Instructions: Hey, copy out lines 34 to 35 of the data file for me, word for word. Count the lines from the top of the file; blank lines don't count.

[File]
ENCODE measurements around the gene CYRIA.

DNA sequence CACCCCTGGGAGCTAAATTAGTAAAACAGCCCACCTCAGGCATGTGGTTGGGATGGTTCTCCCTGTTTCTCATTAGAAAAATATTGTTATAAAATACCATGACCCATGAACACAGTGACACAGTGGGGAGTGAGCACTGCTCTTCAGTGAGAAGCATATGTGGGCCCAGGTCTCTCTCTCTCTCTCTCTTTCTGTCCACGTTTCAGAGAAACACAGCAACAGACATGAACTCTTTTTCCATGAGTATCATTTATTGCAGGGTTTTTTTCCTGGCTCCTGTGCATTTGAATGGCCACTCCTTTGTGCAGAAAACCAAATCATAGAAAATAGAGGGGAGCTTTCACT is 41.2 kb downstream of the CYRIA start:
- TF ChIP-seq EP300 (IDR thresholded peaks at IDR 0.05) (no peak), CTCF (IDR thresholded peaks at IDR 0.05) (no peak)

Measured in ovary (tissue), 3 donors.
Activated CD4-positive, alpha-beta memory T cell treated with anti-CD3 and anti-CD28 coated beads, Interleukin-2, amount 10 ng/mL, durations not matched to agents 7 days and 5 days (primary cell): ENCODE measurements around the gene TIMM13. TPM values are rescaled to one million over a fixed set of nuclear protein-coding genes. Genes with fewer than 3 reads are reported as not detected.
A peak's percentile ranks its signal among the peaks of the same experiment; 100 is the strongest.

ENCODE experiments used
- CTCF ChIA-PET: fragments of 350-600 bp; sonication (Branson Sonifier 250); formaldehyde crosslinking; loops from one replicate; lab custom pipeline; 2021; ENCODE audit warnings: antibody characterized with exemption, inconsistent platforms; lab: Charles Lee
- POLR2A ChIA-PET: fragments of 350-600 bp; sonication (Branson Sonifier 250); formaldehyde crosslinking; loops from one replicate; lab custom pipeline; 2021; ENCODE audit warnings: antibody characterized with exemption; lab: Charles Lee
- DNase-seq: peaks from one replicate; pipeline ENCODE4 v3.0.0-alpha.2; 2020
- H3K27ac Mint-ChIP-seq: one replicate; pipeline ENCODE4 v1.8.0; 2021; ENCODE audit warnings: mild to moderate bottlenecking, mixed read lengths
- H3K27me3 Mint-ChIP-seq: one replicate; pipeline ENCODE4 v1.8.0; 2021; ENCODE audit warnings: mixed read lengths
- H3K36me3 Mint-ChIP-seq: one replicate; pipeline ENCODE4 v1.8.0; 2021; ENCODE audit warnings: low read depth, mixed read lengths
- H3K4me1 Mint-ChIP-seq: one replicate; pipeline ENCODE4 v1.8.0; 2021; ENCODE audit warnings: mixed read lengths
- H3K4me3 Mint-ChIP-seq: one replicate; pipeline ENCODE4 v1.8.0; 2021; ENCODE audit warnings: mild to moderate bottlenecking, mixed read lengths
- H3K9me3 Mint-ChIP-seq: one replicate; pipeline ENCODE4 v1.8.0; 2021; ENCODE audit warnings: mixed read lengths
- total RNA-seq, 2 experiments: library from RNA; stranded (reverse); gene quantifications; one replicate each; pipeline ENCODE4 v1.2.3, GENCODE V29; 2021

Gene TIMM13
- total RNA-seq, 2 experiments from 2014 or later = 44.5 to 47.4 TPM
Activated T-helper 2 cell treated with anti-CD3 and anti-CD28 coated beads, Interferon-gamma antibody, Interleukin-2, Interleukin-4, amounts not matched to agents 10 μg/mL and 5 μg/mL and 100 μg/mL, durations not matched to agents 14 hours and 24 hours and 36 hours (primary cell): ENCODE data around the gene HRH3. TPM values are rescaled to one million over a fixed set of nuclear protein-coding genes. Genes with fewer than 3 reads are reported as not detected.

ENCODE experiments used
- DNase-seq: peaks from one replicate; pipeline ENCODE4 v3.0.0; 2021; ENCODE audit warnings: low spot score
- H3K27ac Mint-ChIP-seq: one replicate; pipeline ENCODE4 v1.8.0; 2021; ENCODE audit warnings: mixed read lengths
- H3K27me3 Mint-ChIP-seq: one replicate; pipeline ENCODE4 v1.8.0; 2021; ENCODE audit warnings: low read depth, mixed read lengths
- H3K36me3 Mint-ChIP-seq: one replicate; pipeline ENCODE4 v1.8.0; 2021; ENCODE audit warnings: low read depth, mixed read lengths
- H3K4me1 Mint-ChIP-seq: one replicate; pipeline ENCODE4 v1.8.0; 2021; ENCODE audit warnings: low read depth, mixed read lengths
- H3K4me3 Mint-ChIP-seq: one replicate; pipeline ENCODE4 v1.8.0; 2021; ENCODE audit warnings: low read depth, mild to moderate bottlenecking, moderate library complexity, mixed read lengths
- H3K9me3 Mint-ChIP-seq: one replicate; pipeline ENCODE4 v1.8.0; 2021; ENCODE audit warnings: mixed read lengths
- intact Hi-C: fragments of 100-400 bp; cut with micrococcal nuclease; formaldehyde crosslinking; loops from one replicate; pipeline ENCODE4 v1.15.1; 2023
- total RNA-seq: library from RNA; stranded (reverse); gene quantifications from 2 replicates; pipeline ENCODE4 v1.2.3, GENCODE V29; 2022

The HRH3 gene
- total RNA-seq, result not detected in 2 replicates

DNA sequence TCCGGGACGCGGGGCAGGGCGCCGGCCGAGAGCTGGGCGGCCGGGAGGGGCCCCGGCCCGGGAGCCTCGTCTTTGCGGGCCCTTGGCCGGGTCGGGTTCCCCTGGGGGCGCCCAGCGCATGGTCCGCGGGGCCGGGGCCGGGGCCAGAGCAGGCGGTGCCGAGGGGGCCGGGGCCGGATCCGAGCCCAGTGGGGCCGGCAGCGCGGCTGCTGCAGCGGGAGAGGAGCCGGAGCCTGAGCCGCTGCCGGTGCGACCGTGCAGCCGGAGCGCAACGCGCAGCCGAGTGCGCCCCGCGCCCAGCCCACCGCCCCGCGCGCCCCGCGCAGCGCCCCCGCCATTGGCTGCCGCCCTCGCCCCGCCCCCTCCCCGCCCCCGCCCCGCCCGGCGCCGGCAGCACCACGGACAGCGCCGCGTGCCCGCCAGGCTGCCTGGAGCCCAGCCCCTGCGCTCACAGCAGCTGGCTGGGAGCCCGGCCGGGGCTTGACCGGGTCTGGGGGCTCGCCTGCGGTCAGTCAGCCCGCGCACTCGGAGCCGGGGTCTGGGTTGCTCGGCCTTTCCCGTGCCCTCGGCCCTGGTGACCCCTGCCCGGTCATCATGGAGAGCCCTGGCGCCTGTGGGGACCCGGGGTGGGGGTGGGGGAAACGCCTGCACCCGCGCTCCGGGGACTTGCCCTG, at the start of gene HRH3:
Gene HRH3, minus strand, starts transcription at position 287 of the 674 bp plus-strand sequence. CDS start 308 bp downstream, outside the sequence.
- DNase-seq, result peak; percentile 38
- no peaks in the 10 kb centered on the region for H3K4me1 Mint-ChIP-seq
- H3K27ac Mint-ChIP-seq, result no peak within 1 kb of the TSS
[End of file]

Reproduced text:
Gene HRH3, minus strand, starts transcription at position 287 of the 674 bp plus-strand sequence. CDS start 308 bp downstream, outside the sequence.
- DNase-seq, result peak; percentile 38